Avella Hails Bill Passage Offsetting Negative Impacts Of Fed Tax Reforms
State Sen. Tony Avella (D-College Point, Whitestone, Bayside, Flushing, Jamaica Estates, Fresh Meadows, Bellerose, Floral Park, Jamaica, Douglaston, Little Neck, Auburndale, Kissena Park, Briarwood) yesterday hailed the seante’s passage of bill S6974A that seeks to amend New York State tax law in relation to the federal government’s decision to limit the amount of state and local tax (SALT) you can deduct from federal income tax filings.
The measure creates a tax credit equal to any federal tax increase caused by a Washington tax reform plan that eliminates state and local tax (SALT) deductions.
In other words, the federal tax reform bill currently does not allow residents deductions on anything over $10,000 in state taxes. The new bill will allow residents to take a tax credit for anything over the $10,000 they pay, which would cancel out the loss of the federal deduction.
The bill, which was introduced by Senator Simcha Felder (D-Brooklyn) and passed the New York State Senate 60-0, will save New Yorkers $1.5 billion.
“I am proud to have voted in favor of an important bill in the Senate today that will protect New York State residents from the negative impacts of the new, misguided federal tax law that takes money out of the pockets of New Yorkers. Under this bill New Yorkers will be able to take the full deduction for state and local property taxes in their state income tax filings which will help to soften the blow of the harsh new federal tax law,” said Senator Avella.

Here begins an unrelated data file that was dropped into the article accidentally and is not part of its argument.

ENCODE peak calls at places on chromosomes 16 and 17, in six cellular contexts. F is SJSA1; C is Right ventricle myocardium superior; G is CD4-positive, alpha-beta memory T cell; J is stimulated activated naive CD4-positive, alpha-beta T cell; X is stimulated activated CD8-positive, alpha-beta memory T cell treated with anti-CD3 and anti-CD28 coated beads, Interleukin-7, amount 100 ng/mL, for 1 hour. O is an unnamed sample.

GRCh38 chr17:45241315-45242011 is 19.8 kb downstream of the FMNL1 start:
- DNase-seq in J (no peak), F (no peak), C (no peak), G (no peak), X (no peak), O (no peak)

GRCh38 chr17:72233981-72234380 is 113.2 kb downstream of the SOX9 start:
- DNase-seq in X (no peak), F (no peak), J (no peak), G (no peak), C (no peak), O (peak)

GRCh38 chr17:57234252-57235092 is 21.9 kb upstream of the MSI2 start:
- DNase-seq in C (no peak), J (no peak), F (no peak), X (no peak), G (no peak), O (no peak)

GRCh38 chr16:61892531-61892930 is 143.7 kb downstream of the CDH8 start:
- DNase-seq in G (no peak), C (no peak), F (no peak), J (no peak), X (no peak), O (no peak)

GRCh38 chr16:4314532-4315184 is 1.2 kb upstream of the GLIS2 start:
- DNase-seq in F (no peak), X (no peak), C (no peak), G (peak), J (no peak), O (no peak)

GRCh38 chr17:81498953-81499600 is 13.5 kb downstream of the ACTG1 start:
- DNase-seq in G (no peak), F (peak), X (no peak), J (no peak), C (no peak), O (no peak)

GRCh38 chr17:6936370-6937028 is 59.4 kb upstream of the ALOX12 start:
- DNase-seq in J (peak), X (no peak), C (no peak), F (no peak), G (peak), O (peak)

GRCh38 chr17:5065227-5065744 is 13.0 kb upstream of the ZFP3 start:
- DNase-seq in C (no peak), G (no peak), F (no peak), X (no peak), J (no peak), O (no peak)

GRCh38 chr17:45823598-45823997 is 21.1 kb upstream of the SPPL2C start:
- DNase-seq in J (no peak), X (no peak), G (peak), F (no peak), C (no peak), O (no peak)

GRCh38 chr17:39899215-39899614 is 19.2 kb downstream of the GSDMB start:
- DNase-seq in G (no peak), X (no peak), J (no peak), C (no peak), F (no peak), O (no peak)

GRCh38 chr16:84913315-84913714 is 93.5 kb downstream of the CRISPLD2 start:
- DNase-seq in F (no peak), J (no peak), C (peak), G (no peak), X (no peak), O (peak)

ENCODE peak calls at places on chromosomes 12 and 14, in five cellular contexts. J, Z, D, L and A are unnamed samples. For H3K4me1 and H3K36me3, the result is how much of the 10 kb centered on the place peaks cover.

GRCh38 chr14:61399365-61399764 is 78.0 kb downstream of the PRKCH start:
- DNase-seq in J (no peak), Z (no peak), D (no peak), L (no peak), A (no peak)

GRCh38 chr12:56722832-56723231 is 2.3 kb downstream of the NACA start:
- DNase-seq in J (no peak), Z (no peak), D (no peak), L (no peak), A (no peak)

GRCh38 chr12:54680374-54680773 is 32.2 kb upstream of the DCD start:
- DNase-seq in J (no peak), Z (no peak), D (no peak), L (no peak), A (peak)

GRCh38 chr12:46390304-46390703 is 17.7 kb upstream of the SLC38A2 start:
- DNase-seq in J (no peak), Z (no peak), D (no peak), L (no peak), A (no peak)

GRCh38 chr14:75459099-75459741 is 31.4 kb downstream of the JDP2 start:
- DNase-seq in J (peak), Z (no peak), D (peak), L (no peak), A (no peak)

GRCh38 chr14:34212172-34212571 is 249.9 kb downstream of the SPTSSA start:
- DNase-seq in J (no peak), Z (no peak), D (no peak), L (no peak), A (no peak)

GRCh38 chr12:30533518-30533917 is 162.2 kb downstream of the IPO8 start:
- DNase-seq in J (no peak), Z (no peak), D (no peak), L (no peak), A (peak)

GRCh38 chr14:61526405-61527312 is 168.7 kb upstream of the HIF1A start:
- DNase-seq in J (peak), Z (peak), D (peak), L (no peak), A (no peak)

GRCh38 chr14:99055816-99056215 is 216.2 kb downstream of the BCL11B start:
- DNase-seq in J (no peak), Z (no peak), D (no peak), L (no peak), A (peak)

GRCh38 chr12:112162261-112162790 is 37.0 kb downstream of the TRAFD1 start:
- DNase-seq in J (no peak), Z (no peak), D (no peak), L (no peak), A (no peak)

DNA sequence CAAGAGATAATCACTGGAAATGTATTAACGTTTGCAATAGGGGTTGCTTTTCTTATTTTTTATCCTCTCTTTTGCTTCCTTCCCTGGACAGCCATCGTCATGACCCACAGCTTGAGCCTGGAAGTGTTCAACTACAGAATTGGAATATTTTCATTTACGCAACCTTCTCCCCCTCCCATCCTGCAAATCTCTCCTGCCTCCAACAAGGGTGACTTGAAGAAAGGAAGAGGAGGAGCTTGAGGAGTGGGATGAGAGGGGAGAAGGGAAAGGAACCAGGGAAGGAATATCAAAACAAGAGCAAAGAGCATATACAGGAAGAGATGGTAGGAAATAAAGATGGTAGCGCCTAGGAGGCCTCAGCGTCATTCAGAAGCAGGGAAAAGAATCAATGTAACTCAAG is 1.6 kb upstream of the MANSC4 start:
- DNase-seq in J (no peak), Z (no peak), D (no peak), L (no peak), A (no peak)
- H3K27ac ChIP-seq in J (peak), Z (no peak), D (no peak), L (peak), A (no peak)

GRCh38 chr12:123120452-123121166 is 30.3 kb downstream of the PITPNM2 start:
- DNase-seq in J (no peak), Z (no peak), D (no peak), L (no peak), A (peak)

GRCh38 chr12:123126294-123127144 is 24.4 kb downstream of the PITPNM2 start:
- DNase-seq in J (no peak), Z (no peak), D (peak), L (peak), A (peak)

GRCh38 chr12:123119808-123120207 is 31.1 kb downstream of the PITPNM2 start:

Crowley Celebrates Elimination of the Poll Tax Anniversary
U.S. Rep. and House Democratic Caucus Chairman Joe Crowley (D-Sunnyside, Astoria, College Point, East Elmhurst, Jackson Heights, Corona, Woodside, parts of the Bronx) yesterday celebrated the 54th anniversary of the ratification of the 24th amendment of the United States Constitution, which eliminated the poll tax.
Poll taxes, also known as head taxes, soul taxes, or capitation taxes, are taxes that are levied upon individuals, rather than on income or property. The poll tax was often used to enforce this country’s Jim Crow era (1870’s to early 1960s), laws – state and local laws that enforced racial segregation in the Southern United States. It often supressed the ability for blacks to vote.
“Fifty-four years ago, the United States eliminated the poll tax – a regressive levy that disenfranchised millions of Americans and kept minorities and low-income individuals from using their voice and their vote,” said Crowley.
“This was an important step toward ending institutional discrimination in the United States. But while we continue to make progress, many states still allow discriminatory voting laws and uphold gerrymandered districts designed to purposefully suppress the vote of black, Hispanic, and working-class populations. This is unacceptable. We must continue to fight to ensure that every voter is truly equal.”